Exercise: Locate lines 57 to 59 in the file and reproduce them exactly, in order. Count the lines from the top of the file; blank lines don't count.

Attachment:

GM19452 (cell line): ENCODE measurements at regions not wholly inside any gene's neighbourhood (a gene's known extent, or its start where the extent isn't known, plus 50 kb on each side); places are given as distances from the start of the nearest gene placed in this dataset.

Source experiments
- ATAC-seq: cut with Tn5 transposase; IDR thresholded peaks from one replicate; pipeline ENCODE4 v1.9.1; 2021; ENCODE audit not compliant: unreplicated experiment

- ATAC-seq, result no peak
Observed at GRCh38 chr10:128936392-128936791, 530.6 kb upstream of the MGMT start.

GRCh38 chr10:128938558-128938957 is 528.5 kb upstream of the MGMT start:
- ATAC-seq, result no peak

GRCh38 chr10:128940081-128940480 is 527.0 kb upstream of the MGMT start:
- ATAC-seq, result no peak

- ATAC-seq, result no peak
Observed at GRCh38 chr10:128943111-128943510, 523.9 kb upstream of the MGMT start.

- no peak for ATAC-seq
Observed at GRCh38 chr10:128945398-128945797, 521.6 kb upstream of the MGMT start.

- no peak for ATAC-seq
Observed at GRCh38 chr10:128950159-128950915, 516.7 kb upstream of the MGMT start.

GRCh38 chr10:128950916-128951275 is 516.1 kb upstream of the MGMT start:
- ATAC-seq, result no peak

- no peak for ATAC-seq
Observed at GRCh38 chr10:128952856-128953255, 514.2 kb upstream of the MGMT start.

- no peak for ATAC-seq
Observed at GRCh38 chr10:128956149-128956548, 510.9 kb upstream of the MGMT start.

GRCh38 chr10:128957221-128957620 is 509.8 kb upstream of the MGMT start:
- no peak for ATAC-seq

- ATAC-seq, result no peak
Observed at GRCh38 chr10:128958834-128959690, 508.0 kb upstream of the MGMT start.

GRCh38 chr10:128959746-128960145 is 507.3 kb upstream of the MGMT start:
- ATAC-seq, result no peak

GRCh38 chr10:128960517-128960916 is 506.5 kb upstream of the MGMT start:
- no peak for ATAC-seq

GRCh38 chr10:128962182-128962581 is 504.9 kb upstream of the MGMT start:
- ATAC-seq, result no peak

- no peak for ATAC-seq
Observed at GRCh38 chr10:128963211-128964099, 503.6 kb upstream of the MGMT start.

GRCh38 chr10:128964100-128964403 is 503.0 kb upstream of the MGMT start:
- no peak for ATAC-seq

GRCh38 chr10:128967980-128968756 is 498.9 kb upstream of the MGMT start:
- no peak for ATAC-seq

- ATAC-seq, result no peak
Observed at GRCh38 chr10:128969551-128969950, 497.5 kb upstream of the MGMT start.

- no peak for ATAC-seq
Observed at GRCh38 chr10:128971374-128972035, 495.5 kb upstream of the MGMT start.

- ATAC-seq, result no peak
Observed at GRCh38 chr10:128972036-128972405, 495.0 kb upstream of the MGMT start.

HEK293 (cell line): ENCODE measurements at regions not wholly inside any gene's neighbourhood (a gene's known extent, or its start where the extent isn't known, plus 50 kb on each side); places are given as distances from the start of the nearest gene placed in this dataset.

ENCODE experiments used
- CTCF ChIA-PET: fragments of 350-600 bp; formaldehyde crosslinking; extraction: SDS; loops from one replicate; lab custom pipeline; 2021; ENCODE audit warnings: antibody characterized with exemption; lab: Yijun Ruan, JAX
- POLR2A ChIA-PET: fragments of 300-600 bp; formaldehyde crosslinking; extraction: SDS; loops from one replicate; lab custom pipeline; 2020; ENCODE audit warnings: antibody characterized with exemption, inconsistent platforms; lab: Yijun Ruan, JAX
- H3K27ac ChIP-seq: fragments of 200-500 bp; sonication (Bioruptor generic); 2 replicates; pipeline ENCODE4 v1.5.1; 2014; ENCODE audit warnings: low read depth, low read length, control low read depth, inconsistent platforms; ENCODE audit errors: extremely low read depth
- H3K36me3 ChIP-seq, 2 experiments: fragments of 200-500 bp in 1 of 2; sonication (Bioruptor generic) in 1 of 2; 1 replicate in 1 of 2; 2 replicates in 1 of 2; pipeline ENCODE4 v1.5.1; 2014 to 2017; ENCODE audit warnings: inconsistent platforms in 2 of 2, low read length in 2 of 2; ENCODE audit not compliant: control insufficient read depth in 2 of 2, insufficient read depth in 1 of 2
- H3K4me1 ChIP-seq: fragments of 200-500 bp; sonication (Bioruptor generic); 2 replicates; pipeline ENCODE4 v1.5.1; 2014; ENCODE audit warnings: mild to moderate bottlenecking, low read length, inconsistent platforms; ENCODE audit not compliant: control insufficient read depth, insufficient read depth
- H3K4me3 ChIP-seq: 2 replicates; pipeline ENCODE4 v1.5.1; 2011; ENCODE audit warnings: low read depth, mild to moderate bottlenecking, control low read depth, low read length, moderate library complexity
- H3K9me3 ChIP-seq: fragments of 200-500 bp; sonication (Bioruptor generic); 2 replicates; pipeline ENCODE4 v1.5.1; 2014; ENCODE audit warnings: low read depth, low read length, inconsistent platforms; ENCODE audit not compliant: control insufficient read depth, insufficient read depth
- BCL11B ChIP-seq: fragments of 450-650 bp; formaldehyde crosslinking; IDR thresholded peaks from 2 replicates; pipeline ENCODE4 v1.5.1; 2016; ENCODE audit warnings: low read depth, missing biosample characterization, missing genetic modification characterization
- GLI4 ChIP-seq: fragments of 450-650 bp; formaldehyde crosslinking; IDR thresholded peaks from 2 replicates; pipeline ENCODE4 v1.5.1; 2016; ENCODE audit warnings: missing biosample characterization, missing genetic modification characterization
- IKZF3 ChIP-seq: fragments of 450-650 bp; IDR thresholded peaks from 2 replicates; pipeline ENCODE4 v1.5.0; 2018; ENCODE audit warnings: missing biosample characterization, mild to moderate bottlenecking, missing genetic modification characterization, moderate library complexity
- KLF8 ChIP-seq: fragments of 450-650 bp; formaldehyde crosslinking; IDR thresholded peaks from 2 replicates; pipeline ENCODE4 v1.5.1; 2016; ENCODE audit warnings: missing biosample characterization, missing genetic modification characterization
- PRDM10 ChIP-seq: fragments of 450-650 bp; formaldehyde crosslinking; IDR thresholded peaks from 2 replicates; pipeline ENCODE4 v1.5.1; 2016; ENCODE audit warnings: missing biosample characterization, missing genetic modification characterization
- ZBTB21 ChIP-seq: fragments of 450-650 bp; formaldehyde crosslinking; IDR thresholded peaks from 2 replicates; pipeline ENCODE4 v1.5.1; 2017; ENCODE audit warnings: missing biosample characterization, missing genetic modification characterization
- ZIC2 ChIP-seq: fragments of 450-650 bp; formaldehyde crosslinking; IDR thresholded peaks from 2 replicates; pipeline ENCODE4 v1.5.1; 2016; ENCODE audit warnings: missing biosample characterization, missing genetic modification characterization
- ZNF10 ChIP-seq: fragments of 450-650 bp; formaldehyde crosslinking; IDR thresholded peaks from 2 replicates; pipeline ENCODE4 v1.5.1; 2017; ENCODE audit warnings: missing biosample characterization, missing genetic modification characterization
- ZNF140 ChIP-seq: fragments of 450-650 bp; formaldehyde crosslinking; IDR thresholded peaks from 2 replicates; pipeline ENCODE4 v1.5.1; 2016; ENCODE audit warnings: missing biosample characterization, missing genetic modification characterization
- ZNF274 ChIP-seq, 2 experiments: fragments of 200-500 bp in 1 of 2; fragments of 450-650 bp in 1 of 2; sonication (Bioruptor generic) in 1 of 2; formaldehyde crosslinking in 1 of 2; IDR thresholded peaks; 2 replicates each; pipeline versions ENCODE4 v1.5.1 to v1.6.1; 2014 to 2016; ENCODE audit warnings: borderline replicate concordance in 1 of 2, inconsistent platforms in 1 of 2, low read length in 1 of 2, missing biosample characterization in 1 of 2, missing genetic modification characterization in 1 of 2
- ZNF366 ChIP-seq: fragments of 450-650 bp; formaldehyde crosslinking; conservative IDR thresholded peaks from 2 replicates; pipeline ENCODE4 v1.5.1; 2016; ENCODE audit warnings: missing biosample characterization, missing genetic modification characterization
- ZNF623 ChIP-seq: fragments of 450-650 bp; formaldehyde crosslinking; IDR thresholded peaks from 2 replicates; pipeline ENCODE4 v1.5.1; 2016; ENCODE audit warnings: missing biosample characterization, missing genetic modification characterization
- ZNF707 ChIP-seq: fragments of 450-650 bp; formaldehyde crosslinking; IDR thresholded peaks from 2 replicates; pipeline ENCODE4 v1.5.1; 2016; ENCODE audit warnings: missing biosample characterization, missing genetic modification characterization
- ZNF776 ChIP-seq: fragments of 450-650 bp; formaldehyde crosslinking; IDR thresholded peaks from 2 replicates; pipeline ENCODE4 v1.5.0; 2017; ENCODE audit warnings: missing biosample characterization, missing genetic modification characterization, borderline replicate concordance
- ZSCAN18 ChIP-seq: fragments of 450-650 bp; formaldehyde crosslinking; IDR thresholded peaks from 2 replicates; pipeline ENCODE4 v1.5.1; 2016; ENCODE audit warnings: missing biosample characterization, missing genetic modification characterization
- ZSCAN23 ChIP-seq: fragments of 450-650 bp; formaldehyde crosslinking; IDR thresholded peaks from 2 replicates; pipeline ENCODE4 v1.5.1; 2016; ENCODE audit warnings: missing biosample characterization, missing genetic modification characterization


- PRDM10 ChIP-seq: fragments of 450-650 bp; formaldehyde crosslinking; IDR thresholded peaks from 2 replicates; pipeline ENCODE4 v1.5.1; 2016; ENCODE audit warnings: missing biosample characterization, missing genetic modification characterization
- ZBTB21 ChIP-seq: fragments of 450-650 bp; formaldehyde crosslinking; IDR thresholded peaks from 2 replicates; pipeline ENCODE4 v1.5.1; 2017; ENCODE audit warnings: missing biosample characterization, missing genetic modification characterization
- ZIC2 ChIP-seq: fragments of 450-650 bp; formaldehyde crosslinking; IDR thresholded peaks from 2 replicates; pipeline ENCODE4 v1.5.1; 2016; ENCODE audit warnings: missing biosample characterization, missing genetic modification characterization